Reply
  • 4. Greg  |  Friday, 26th February 2010 at 22:50 UTC

    Since when have Christian couples come from the same churchmanship? I know plenty that are very different, you can’t judge Blair on his wife’s faith. You’re also confusing religious and political meanings of the word ‘liberal’ again when you speak about King. If you use someone’s political leanings to describe their theology, you’ll define every single pacifist as a religious liberal and your question will be a tautology.

    I was aware of the Monty Python reference when I wrote that, but I’m seriously interested to know about this supposed pact. In the light of Harperson’s recent equality bill, you’ve got to be kidding.

    By the way, thanks for not answering any of my points, notably the actual bible references. To remind you (and Lizzie), just because everyone has some blind spots, the practice is not rendered acceptable.

    Reply
    • 5. Graham Martin  |  Saturday, 27th February 2010 at 0:09 UTC

      I was genuinely confused by the suggestion Blair was a liberal Catholic, I hadn’t seen him as such previously. Then again, perhaps his “we don’t talk about faith” attitude to political leadership has something to do with that.

      I was being very serious about King’s view. He came at a time when people of faith were still prepared to point to the bible to back up segregation. It might have been horrifically bad theology, but he was definitely a progressive Christian, though perhaps you can be progressive and Evangelical (thinking aloud here).

      Whilst I could copy and paste a large chunk of Greg Boyd’s “The Myth of a Christian Nation” to explain the nature of the pact I refer to, there’s a few clear UK examples. Apart from Section 28, religion as recognised motivation in a hate crime and blasphemy laws, church schools, foundation schools run by Evangelicals, what has the state done for Evangelicals? That was only a recent-ish list of possibilities.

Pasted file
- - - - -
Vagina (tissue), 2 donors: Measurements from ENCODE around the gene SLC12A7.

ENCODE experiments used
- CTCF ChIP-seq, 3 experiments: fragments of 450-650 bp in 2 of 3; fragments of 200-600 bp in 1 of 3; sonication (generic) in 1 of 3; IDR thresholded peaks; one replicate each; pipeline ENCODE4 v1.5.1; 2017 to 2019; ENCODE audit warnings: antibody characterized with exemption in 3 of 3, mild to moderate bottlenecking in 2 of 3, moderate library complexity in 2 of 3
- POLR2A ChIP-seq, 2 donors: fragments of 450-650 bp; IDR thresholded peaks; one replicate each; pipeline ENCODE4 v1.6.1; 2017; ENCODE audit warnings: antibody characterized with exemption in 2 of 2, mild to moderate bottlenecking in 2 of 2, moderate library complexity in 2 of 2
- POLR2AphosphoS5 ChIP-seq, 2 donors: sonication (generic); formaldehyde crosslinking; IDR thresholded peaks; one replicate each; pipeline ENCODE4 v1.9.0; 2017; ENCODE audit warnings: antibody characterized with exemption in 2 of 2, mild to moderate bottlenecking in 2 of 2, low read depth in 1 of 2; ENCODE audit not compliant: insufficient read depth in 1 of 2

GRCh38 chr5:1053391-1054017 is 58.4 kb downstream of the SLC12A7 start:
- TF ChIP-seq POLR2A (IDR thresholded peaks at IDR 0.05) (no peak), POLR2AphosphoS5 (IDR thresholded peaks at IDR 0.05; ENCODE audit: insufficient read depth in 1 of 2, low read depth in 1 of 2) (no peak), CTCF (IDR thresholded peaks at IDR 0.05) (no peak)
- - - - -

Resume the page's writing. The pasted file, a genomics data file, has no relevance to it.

Reply
  • 6. Greg  |  Tuesday, 2nd March 2010 at 16:42 UTC

    So you’re saying that because King was more biblical than his contemporaries who used their own reason to make the bible say something acceptable to them, he was the theological liberal? No wonder you confused me. How do I put this without sounding rude … you’re practically inverting the definition of liberal Christianity. (Since you’ve not used the word ‘progressive’ before here, I’m not letting you use it – stick to your original terms please.)

    You could copy and paste Boyd if you like, but since he’s American I don’t care. I’ve never been to the USA, I don’t recall that you have either and we were previously talking about Tony Blair, it’s completely irrelevant.

    Section 28 was repealed several years ago so it supports my case not yours. As for church schools, why on earth are they a special dispensation from the government? The church has been in the education business since monks transcribed bibles, so approximately 100 times the age of this government. If you think it’s the state is doing churches a favour by continuing this, you’re taking a frightening turn for the authoritarian. Remember that in this country people don’t even have to send their kids to school, only to educate them.

    So, what remains on your list of state favours? Would you like to tell it to all the Catholic adoption agencies that have just closed because they didn’t fit with the government’s morality – that same morality that allows dodgy MPs expenses and peerages for cash?

    Reply